Perhaps nothing is more emblematic of the city’s music scene than the jazz artist. And while the genre isn’t as popular as it once was, these talents are still in demand at many of the world-famous jazz clubs in Manhattan, like the Blue Note and the Village Vanguard. In fact, many of these clubs still turn tremendous profits. Yet, jazz musicians — freelancers who are paid per gig with no benefits — are second-class citizens in American Federation of Musicians Local 802, through which the bulk of the union’s symphony and Broadway members enjoy employer-paid medical benefits and pensions.
Jazz musicians have begun fighting back with a campaign to pressure the major clubs into signing collective bargaining agreements that would set a minimum pay rate for jazz arts, create a pension plan and codify a process for dealing with disputes between artists and club owners. The musicians also want royalties for club recordings — if the clubs profit from streaming recorded performances, the musicians would get a cut. So far, the campaign has been limited to union activists leafleting clubs and letting jazz fans know about their plight.
The struggle began in the early 1990s, when jazz musicians formed a caucus within the union to address their unique issues. Broadway and orchestra musicians have more regular jobs and operate as part of a larger group, whereas jazz artists have to compete against each other and form their own style. “It’s been an every-man-for-himself environment,” said Todd Bryant Weeks, a Local 802 business agent. “They have to be independent.”
This type of work carries a great deal of economic insecurity. The Broadway and orchestra players have fairly consistent work, while a jazz artist can encounter dry spells. Weeks noted that clubs will hire band leaders, who in turn hire jazz artists who arrive to the show without knowing who they will be playing with or how much the other artists are getting paid.
The jazz artists’ caucus made some headway in securing contracts for performers at the Village Vanguard and for jazz instructors at The New School in the 1990s. A legislative plan to secure pension benefits was devised, in which Local 802 lobbied Albany to rescind a tax on club admissions, moving that money instead into defined pension plans. Then-governor George Pataki signed legislation that rescinded the tax but did not compel the club owners to use that money for pensions. “It became kind of a toothless law,” Weeks said. “This was sort of a dead end for us.”
In an article for the union’s website, Weeks noted that there was another component of the inequality between jazz musicians and players at bigger venues: jazz is historically performed by people of color. “From the days of traveling vaudeville and tent shows, through to the modern civil rights era and beyond, black musicians have been subjected to second-class lodgings and travel accommodations and abject racism, particularly in the Deep South,” he wrote. “Historically, jazz musicians are among the most abused of all professional performers in our history. Pit bands, especially ones made up of blacks, from whence many of the early jazz ensembles sprung, were often treated as a lower caste by more visible actors, singers and dancers.”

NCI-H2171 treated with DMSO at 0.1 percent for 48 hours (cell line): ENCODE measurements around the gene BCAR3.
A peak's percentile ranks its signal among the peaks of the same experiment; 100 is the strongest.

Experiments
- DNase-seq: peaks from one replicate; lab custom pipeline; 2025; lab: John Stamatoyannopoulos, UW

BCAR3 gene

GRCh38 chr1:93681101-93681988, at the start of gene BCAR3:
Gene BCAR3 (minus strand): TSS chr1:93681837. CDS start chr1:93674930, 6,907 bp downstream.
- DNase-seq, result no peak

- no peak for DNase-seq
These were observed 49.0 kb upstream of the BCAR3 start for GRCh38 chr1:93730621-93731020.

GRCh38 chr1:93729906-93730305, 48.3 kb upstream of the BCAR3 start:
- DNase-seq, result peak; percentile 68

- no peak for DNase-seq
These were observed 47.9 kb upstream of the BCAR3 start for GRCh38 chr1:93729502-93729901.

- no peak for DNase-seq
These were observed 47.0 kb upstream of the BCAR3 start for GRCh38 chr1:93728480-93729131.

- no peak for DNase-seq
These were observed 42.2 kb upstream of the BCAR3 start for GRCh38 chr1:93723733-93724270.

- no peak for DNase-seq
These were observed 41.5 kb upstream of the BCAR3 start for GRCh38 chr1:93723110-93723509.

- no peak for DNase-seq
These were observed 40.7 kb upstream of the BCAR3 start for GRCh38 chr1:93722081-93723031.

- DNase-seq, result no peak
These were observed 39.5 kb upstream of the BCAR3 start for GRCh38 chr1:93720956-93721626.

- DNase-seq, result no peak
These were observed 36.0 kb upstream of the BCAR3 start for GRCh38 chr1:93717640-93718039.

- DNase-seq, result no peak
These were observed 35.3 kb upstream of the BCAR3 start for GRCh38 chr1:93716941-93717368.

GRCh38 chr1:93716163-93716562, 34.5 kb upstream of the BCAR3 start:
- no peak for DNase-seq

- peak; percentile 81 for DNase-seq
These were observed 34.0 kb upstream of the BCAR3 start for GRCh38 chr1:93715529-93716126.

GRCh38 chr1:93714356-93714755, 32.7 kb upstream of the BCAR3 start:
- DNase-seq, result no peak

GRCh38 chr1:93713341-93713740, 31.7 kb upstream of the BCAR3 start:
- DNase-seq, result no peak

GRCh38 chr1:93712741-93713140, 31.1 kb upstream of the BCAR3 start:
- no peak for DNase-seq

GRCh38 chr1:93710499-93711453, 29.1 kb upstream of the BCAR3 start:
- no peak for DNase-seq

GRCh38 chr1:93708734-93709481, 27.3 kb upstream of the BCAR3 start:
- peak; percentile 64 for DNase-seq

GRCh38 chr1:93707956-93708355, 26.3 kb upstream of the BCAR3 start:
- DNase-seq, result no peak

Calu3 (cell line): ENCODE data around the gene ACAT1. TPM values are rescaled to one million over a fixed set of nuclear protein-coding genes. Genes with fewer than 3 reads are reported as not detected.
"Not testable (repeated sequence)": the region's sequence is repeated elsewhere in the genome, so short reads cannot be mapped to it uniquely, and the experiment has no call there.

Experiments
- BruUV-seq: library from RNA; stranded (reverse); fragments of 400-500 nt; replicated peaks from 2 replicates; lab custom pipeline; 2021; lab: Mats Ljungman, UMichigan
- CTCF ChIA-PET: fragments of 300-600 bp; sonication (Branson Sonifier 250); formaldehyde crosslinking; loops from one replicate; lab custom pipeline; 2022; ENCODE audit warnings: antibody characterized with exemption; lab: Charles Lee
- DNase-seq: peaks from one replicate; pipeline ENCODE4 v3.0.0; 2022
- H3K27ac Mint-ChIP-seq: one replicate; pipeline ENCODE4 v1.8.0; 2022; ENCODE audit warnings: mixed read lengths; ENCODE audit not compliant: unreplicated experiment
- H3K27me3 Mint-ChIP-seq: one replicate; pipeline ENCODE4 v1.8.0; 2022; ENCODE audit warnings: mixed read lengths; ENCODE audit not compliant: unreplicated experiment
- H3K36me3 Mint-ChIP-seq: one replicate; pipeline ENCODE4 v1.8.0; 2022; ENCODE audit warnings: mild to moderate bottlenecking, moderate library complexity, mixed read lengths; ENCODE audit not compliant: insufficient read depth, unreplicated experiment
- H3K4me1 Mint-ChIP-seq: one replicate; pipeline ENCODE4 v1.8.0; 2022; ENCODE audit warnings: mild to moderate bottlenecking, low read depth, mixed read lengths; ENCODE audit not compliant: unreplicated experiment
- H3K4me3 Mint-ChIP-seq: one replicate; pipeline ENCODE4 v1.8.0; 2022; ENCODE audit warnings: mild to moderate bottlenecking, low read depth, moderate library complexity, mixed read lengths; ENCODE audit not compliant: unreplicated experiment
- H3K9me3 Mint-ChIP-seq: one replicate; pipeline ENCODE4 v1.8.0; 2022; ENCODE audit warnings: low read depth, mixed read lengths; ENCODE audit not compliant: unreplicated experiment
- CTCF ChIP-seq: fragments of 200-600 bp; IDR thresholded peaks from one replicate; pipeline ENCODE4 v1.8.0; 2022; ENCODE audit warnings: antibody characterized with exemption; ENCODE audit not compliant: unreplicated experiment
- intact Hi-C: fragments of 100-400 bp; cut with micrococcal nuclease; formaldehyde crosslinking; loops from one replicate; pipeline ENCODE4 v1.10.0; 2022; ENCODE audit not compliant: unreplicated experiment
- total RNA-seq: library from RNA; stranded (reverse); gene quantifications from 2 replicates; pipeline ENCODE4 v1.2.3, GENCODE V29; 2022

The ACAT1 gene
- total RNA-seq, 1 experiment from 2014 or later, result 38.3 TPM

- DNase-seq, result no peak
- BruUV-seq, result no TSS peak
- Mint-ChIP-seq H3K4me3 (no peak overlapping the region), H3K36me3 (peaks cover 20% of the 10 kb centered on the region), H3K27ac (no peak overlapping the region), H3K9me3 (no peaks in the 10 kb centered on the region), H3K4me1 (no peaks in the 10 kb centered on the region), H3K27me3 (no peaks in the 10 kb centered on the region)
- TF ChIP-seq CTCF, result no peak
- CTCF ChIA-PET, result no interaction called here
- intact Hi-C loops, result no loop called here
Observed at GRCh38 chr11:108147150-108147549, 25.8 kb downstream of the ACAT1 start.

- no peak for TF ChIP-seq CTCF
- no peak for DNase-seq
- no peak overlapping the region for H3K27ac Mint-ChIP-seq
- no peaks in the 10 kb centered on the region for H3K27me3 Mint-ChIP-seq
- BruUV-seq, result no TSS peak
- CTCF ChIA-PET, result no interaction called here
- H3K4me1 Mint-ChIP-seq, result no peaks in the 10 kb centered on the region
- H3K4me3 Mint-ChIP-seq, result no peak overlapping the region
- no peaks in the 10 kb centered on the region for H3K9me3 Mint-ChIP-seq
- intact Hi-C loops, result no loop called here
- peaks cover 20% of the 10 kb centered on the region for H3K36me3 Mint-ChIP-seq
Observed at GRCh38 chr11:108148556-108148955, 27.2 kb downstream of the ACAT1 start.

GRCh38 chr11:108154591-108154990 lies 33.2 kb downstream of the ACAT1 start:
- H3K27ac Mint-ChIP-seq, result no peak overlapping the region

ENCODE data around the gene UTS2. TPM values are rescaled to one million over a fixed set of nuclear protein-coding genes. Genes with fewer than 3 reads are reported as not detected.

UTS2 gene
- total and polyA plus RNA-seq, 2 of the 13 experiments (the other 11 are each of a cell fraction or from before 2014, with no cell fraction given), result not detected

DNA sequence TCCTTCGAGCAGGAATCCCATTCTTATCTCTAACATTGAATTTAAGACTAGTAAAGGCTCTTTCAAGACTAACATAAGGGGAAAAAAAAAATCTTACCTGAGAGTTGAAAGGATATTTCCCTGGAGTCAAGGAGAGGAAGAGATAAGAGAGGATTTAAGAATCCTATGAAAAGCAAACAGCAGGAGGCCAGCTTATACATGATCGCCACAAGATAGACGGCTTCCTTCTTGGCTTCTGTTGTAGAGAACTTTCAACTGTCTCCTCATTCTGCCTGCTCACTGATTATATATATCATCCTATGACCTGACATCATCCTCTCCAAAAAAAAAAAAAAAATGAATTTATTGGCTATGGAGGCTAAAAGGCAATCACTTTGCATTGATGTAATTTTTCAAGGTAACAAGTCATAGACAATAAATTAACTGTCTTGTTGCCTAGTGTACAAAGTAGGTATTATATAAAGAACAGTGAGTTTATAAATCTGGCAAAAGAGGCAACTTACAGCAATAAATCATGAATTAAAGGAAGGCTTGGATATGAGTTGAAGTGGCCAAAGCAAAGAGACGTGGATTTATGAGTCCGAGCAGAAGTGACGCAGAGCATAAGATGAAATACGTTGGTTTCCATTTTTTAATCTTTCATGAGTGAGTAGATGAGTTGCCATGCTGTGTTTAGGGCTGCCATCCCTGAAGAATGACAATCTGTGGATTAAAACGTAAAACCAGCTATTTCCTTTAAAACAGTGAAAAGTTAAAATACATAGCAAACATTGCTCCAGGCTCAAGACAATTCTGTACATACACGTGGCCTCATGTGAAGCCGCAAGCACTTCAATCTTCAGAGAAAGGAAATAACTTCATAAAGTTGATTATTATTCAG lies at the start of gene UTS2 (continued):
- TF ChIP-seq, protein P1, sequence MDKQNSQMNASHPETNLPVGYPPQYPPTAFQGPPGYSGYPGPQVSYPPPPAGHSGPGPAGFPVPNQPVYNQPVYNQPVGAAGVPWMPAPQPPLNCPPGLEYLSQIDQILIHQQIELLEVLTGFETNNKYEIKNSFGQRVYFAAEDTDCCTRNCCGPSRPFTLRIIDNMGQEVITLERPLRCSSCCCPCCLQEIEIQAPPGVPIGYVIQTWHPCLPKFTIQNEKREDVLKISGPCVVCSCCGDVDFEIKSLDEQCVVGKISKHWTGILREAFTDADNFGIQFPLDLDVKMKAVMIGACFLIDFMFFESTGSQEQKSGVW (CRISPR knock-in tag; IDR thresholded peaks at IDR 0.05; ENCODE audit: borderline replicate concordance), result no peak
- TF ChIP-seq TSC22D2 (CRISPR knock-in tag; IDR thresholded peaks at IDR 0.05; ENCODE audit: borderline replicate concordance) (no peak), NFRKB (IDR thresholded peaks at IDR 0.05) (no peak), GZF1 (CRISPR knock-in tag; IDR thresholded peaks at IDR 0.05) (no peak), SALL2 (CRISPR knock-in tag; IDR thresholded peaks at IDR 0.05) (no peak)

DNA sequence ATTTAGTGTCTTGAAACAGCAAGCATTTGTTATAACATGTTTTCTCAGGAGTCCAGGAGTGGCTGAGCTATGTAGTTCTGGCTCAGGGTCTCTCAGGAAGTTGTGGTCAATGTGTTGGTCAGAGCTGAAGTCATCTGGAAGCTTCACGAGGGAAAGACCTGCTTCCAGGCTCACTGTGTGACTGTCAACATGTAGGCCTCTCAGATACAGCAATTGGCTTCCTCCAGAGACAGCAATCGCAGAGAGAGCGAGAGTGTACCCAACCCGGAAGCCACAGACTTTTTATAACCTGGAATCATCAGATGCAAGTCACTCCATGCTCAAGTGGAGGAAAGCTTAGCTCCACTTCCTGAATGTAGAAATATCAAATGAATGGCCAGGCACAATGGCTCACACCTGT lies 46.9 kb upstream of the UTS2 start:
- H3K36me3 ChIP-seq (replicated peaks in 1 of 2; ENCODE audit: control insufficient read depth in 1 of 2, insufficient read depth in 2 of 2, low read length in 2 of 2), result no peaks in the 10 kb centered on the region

Now, the pressure is on the clubs themselves, many of which have plenty of money to throw around. The union claims, for example, that Blue Note has still turned a profit even during the economic downturn. Jazz artists note that without workers like themselves, who spend their lives honing their craft and practicing for hours each day, there would be no profits for the club owners or the service workers they employ.
Furthermore, the union argues that the clubs could easily meet these economic demands. For instance, Weeks said, it believes that a pension contribution could be as little as the cost of two drinks at a club, and that a place like Blue Note could pay the cost of pension benefits for three performers with one customer’s cover charge.
Local 802 estimates that it has around 500 members who play jazz, are older than 40, and don’t have a defined retirement plan. About 20 percent of the union’s 8,500 members are jazz musicians, although some of them have other gigs on Broadway. Weeks estimates that about 400 musicians are active in the campaign, but added that “many jazz artists are afraid of reprisals and will not come out publicly on this issue until we have reached critical mass.”
So far, no club has joined the union at the bargaining table. Various club owners told The New York Times that pension contributions would be too costly and impractical, and although they think these benefits are good ideas in theory, they aren’t tenable in the current economy.
“I think it’s a great idea philosophically, but the devil’s in the details,” Iridium owner Ron Sturm told the Times. “How do you do it?”
So far, the union hasn’t called for boycotts, but it is bringing the message to club patrons, who could put pressure on the owners. Local 802 organizes regular leafleting sessions outside clubs with the hope that jazz fans will realize that they have a vested interest in supporting performers.
“We encourage people to go in and support these clubs but also to send the message that they support [the campaign],” Weeks said. “They can also lobby their local City Council members or state representatives to get behind this issue.”
If progress is made with just one club, the union believes, jazz musicians can achieve some of their contract goals with little acrimony.
“If one club comes forward, we are looking for ways to celebrate that club,” Weeks said. “We can get the word out that if you are coming to New York, you should book at this club. And it will make the other clubs look bad.”
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